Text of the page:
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Monday, October 26, 2009

An admission of guilt?

Prime Minister Netanyahu has directed several government agencies to look into changing the 'laws of war' to better cover situations of asymmetric conflict between state armies and terror organizations. In the JPost, Professor of Human Rights Law William Schabas argues that it's a bad idea and may even be an admission of guilt by Israel.
"It's one thing to claim that [the rules of war] should change, but that doesn't give you an excuse to violate them until they've changed," said William Schabas, professor of human rights law and the author of 21 books dealing with international human rights law, in an interview with Army Radio.

"I think the fact that Netanyahu says he wants to change the laws of war is almost an admission that Israel violated them," Schabas claimed.

The world-renowned law professor went on to predict it was very unlikely the world would support the prime minister's initiative. It is not realistic to say that the Geneva Conventions, which were intended to protect the lives of civilians in a military conflict, do not allow a state to handle terror threats, he said.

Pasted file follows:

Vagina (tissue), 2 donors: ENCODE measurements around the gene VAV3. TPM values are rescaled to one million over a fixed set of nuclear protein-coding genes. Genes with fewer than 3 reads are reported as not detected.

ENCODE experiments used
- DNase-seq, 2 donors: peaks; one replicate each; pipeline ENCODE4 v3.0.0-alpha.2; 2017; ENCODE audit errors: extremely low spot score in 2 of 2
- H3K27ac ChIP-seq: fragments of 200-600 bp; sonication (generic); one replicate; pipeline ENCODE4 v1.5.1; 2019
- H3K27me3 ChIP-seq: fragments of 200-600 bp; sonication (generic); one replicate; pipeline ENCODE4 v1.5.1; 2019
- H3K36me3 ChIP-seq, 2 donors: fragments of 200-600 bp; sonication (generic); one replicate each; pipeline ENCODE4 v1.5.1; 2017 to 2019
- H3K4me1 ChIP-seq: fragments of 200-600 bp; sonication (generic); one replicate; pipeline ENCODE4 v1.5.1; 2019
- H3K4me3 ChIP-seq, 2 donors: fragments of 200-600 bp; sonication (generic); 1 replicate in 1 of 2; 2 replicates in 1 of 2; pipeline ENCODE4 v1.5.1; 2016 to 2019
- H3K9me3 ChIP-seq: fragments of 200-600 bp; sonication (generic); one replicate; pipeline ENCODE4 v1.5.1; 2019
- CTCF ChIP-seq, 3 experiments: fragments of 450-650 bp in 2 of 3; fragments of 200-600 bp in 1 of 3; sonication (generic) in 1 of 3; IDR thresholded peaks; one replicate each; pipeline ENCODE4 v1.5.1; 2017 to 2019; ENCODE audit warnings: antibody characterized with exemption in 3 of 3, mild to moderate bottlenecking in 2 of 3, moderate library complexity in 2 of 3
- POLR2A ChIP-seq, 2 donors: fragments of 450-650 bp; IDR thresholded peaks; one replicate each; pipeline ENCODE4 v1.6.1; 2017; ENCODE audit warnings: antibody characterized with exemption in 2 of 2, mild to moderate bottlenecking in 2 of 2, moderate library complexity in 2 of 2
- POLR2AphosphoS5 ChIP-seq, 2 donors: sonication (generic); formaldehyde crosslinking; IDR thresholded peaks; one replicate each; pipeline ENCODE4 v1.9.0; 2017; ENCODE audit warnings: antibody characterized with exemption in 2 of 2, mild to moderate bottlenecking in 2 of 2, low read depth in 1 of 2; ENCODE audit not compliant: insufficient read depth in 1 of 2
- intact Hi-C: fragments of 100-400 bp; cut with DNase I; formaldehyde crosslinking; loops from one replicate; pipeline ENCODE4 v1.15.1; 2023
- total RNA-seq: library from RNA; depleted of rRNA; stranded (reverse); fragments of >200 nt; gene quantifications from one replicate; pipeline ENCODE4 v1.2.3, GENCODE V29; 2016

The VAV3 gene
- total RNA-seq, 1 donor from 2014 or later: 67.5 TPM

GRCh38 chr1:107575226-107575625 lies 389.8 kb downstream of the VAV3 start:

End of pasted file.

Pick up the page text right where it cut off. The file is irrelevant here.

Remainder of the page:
When Israel harmed civilians during Operation Cast Lead it broke laws based on ancient moral values, he added.
It should be added that Schabas supports the Goldstone Commission report.

While Netanyahu is correct that international law dealing with asymmetrical conflicts ought to be re-examined, this is not the time to do it and Israel does not need that re-examination for its own self-defense. As I discussed at length in this post, Israel did not violate international law in Operation Cast Lead. Schabas has a point when he argues that Netanyahu's attempt to change the law to justify what Israel did looks like an admission of guilt. Even though the law ought to be changed, Israel's actions stand up to scrutiny under the current law. Goldstone misstated the legal standards and misapplied the law.


At 6:18 AM, Blogger Batya said...

Never complain; never explain should be our mantra. Everything else just encourages more criticism.

At 1:31 PM, Blogger NormanF said...

Israel did NOT violate any laws. They were just misstated and misapplied to Operation Cast Lead. They do have to be changed to take in account asymmetrical warfare in the 21st Century but even then Israel's conduct in Gaza was well above the minimal requirements of international law that governs armed conflict.


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